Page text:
Additionally, the use of a pre-election remedy such as an injunctive suit, must be made available as a right to a honafide candidate who discovers fraud by union incumbents during the course of the period leading up to the union election. Presently, no pre-election remedy is available to a candidate under LMRDA because Title 4 requires that only the Secretary has authority to step in after the election. Here, LMRDA preempts an injunction by a challenging candidate even when the challenger has evidence to prove that election fraud is occuring and that election procedures are being violated by the incumbents. Present law requires that the challenging candidate must wait until the election is over, and only then, must wait further to see if the Labor Secretary decides to sue the union. Again, union officers who do harm to the candidacies of other members are protected by the rules under Title 4.


Further, specific language must be inserted in Section 101 (a)(1) Equal Rights, to guarantee the equal right of a bonafide candidate to a "fair election." Fairness to the challengers can never be assumed in union elections. By experience, the exact opposite is normally true.


b. Amend Title 4 of the Act.


Specific language must be added to the appropriate paragraph within Title 4 [29 U.S.C. ~ 482] Enforcement, so





that the right of a union member to sue his union under Title 1 is reconcilable with Title 4 of the Act. To be fully effective without limiting the authority of the Secretary to investigate and prosecute a flawed union election, the language must allow the challenging candidate the right to sue the union either


1)   "after the Secretary declines to bring suit against the union,




2) if the Secretary's suit fails."


This will protect the right of the challenger and provide him with an option to pursue redress on his own.


A real concern is the possibility of a multitude of lawsuits arising from one union election. If this occured, judicial economy would require consolidation of suits. Hence, the following recommended language should be considered


"multiple private lawsuits by election challengers shall be consolidated into one suit and into one court for judicial effeciency."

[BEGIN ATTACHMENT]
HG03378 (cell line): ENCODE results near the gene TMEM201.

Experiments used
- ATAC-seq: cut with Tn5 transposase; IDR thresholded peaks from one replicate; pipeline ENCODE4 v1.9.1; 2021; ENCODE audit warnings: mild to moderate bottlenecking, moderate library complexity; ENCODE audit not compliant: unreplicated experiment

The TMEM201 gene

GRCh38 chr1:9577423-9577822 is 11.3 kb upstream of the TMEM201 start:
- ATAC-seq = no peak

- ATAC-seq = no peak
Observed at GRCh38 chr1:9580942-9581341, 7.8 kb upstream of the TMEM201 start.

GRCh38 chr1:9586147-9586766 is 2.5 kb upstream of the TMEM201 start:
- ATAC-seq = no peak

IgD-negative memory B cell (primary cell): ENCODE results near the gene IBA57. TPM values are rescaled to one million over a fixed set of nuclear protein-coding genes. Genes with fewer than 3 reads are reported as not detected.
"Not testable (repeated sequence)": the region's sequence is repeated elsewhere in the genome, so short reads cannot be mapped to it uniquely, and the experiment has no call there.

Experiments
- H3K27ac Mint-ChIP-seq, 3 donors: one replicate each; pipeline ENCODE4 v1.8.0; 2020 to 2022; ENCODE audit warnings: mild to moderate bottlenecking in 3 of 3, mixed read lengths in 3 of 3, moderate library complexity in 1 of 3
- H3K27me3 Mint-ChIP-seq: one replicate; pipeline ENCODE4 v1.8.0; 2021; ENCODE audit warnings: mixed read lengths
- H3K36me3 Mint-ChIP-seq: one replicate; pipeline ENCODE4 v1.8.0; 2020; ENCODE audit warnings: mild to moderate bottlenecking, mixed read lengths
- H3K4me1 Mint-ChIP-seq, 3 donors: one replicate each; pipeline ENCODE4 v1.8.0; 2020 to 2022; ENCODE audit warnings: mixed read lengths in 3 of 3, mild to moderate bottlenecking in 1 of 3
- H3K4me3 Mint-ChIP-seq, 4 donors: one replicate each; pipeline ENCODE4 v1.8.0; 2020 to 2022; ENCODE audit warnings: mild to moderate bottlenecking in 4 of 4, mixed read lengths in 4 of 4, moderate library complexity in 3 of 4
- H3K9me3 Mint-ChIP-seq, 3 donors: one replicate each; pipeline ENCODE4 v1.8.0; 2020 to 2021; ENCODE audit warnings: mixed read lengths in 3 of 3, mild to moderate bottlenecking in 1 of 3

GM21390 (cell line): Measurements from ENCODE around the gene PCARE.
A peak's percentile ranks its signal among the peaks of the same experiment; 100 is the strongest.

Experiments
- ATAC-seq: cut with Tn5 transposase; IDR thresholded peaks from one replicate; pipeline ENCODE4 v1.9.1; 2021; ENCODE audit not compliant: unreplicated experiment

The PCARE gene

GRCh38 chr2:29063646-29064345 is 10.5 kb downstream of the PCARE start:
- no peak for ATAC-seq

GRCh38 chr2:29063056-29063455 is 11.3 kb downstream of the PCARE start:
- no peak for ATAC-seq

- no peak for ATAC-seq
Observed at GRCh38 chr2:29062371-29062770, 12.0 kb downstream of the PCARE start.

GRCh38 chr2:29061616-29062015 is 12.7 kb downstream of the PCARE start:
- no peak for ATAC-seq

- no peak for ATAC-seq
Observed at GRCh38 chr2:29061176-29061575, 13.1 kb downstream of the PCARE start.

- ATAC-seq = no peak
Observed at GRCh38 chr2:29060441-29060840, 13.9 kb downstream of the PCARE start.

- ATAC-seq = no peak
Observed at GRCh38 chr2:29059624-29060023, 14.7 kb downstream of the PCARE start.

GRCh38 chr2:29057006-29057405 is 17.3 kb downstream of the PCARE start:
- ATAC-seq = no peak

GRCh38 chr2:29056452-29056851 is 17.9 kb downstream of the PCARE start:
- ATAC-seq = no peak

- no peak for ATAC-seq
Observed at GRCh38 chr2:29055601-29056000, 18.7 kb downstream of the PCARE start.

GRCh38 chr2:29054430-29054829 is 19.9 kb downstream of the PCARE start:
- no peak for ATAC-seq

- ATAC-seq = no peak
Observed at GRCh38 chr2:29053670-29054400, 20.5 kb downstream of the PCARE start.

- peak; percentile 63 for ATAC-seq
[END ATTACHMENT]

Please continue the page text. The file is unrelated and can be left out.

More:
Finally, revised language should state that the Secretary has a superceeding option to take action, or not take action, against the union before an action can take place by an aggrieved election challenger. However, the Secretary should be held accountable to the challenging candidate and all union members with her


"timely inquiry and decision, as well as by proper notice to all potential election challengers as to the Secretary's action."





c. Amend Title 1 Section 101 (a)(5).


Paragraph (5), Safeguards Against Improper Disciplinary Action, allows incumbent union officers to act with impunity and punish challenging candidates who dare to run against them in union elections, or who dare to expose the misdeeds of union officers during election campaigns. The following language is recommeded to be included in paragraph (5):


" (D) in which the hearing must be conducted before an unbiased and impartial tribunal; and (E) the member being disciplined may seek satisfaction in a federal court against the union or against the union officers personally who acted improperly."


d. Amend the Definitions Section.


In the relevant section titled Definitions, a new definition should be added concerning challenging candidates and their right to sue.


"challenging candidates are bonafide candidates and members in a union whose rights to sue the union in an election dispute are protected under Title 1 of the Act."







Title 4 of the Act, ELECTIONS, provides guidelines for election and enforcement procedures during union elections. Unfortunately, Title 4 is so ambiguous that union officer incumbents can virtually write up their own rulebook for winning elections and then hide behind the ambiguity of Title 4 for protection when election disputes arise.